It really is adjectives and adverbs, though, or rather the number of them, that can get me into trouble when I don’t rein them in. I live and breathe descriptions, details, it’s how I talk, not just how I write. I feel what I say, and constraint can make me feel like an Italian with his hands cut off, trying to emote on the sheer beauty of canoli to someone who’s maybe only ever eaten Twinkies. I can also lose track of how much time I have, and probably how much patience that Twinkie connoisseur might have for my passionate defense of the virtues of canoli.
So writing a short story can be like zip-tying my own wrists and locking myself in a steamer trunk, just so I don’t get hopelessly carried away. The drunken etymologist (see “verbose windbag”) in me would much rather say: “Edvard von Schmendrickson, son of the dastardly embezzler Ludvig von Schmendrickson, plodded switheredly as he traversed the sloughy landscape of the heath like Nelson’s Trafalgar slicing a trajectory through a gelatinous atmospheric stew,” than say, “Ed walked sadly through the storm, upset at his crooked dad.” I know there’s a happy middle ground, and I’ll err on the side of the flowery to find it, though a less-is-more approach is still gonna win for effectiveness just about every time, and I know that. To effectively narrate is one thing, but to induce migraines in one’s readers is quite another. I get it.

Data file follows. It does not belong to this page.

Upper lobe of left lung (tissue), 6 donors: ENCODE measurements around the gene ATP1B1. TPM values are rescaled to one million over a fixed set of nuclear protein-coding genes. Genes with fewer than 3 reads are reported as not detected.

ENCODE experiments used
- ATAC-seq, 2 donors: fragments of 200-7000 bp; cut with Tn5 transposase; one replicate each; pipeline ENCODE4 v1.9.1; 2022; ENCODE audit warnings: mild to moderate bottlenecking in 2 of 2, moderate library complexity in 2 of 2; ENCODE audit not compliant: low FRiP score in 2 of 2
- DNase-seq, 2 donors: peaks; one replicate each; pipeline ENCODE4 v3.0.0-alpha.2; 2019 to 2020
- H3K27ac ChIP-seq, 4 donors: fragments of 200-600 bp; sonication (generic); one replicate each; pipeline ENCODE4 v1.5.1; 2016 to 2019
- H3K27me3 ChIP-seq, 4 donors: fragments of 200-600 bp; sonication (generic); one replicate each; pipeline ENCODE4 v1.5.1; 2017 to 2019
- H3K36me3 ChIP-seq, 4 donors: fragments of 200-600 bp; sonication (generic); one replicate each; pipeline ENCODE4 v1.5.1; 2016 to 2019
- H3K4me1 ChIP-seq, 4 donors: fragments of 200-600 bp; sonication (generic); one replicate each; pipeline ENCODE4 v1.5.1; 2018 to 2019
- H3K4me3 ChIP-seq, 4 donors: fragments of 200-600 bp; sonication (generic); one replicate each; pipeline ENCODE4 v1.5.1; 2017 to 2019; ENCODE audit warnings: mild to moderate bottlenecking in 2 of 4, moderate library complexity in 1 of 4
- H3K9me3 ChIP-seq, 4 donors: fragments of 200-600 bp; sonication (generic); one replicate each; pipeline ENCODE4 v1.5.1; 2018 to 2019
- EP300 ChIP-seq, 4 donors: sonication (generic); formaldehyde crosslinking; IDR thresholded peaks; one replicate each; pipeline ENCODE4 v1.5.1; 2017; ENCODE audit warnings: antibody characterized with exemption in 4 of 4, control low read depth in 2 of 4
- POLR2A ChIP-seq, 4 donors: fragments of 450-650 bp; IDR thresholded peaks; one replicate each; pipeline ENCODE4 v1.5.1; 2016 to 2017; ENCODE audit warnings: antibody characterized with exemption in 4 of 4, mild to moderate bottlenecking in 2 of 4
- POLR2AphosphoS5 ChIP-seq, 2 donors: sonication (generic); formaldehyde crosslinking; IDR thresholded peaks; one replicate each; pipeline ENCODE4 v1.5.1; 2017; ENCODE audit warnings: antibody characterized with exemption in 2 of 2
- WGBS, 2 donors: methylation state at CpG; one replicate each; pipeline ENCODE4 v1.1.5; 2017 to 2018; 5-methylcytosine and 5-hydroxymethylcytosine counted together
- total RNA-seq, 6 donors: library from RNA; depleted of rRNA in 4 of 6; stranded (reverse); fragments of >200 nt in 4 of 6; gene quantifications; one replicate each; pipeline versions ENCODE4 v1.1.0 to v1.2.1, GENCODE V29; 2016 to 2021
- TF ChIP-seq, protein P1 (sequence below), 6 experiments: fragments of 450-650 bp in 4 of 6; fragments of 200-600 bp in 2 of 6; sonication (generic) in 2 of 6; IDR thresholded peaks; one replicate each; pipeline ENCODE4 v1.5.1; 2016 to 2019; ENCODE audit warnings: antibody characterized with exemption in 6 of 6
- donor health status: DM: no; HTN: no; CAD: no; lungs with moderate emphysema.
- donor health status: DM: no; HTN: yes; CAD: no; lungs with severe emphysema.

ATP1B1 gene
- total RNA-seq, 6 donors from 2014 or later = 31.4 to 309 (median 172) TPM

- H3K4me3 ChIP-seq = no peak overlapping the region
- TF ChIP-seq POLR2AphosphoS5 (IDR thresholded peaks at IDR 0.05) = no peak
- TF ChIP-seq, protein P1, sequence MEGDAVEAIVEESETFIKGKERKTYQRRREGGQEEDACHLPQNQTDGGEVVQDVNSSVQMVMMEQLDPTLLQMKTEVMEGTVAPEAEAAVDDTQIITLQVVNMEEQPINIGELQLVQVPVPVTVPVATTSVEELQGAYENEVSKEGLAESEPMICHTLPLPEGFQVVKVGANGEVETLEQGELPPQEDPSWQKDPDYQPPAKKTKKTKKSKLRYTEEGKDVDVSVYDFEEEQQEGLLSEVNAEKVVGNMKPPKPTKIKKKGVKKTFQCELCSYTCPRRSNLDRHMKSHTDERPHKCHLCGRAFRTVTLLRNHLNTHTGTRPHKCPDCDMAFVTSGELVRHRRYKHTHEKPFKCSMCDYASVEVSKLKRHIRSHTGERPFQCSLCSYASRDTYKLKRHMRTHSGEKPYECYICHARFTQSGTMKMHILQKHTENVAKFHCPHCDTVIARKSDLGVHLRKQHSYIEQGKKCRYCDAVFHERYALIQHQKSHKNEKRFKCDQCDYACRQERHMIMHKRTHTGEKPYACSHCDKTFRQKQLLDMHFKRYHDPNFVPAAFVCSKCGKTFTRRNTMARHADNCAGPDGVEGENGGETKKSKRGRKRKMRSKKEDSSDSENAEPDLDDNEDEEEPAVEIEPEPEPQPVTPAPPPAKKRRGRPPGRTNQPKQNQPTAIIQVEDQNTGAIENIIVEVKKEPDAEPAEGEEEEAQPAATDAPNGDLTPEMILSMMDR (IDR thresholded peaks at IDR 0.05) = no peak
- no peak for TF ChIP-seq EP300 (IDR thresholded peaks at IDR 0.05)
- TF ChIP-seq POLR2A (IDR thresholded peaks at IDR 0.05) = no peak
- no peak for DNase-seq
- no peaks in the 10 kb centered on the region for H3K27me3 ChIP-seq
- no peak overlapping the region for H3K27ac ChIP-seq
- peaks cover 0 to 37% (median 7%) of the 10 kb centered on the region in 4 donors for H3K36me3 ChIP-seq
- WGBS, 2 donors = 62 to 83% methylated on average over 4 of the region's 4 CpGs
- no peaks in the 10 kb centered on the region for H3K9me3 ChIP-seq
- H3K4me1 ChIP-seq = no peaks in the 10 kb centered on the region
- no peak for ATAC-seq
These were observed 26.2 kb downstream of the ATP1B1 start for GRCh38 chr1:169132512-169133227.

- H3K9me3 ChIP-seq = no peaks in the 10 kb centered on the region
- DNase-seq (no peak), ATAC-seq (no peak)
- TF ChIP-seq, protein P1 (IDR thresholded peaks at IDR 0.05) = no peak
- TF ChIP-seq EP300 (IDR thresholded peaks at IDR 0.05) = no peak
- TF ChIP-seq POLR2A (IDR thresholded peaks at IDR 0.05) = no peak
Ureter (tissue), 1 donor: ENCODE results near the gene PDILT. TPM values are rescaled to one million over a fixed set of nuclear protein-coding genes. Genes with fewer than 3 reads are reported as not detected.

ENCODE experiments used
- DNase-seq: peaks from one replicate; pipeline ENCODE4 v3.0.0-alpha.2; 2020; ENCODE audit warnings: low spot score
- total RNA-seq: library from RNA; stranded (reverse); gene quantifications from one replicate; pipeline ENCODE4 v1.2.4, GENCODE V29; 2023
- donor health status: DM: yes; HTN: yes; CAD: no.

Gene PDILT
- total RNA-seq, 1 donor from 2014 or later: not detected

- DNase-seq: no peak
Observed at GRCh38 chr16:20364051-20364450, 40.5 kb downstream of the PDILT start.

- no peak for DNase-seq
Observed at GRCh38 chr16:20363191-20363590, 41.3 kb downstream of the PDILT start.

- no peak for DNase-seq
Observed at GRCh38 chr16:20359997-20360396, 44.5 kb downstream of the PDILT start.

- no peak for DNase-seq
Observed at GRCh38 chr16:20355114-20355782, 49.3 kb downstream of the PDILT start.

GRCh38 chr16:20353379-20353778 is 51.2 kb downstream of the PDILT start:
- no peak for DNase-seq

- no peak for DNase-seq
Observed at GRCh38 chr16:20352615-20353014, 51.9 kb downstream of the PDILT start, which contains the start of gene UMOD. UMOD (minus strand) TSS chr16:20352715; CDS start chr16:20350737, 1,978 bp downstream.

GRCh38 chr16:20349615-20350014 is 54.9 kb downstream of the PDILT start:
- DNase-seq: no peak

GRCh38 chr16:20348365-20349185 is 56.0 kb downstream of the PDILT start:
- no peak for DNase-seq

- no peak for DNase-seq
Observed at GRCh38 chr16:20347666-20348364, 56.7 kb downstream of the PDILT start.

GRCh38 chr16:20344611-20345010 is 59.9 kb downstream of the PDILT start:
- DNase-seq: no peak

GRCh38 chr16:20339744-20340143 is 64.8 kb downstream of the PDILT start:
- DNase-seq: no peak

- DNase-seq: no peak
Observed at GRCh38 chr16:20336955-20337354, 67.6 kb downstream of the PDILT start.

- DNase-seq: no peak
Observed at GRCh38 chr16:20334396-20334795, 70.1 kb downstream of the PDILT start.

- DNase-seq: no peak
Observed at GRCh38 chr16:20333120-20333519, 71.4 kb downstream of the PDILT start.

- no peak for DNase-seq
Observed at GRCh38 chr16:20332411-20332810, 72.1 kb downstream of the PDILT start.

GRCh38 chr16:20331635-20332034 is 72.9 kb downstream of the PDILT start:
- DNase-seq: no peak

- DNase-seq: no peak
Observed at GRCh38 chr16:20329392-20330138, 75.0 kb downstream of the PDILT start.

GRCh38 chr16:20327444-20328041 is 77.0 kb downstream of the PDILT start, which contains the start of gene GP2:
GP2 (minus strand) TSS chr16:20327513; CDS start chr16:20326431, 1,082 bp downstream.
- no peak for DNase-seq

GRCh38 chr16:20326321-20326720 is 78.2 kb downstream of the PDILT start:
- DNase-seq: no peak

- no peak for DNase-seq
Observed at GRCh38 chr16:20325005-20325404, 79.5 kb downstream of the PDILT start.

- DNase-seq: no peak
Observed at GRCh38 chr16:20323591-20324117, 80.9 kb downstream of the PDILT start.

So my middle ground, that which would warm my literary cockles as it were, might be something like this:

“Edward felt the full shame of his father’s failures. His failures now, if
the townspeople had their way. Their glares and whispers across the fresh
graveside that morning had made that much clear. Raising the hood of his
thin cloak against the unforgiving wind and rain, Edward made his way
across the heath, letting the stubborn cold envelope and temporarily dull
his desperation.”

Something like that, some good literary porridge. You know, not too little, not too much. Descriptive, with just enough information to show the reader that Edward is carrying a heavy emotional weight, connected to a negative family legacy, and must somehow overcome aspects of setting and psychology to redeem himself. I could still cut some of that out, and get straight to the narrative punch, but them there’s some really happy turtles, and to remove too many would be more an exercise in proving I could do something than it actually being the moral thing to do.
So my turtles will probably stay where they are, happily paired off, with the occasional third or fourth wheel (wingturtles?) rounding things out in case the first two decide not to share their “dos cervezas” and play nice. But that definitely doesn’t prevent me from appreciating and admiring writers who do manage to hold their planets — and their narratives — up with fewer turtles, and to be eminently successful (sorry!) doing so.

Works Cited

Hemingway, Ernest. “”Hills Like White Elephants” Hypertext.” Virginia Commonwealth University, n.d. Web.
Hawthorne, Nathaniel. “A Quote by Nathaniel Hawthorne.” Goodreads. Goodreads, Inc.,
n.d. Web.
Faulkner, William. “A Quote by William Faulkner.” Goodreads. Goodreads, Inc., n.d. Web.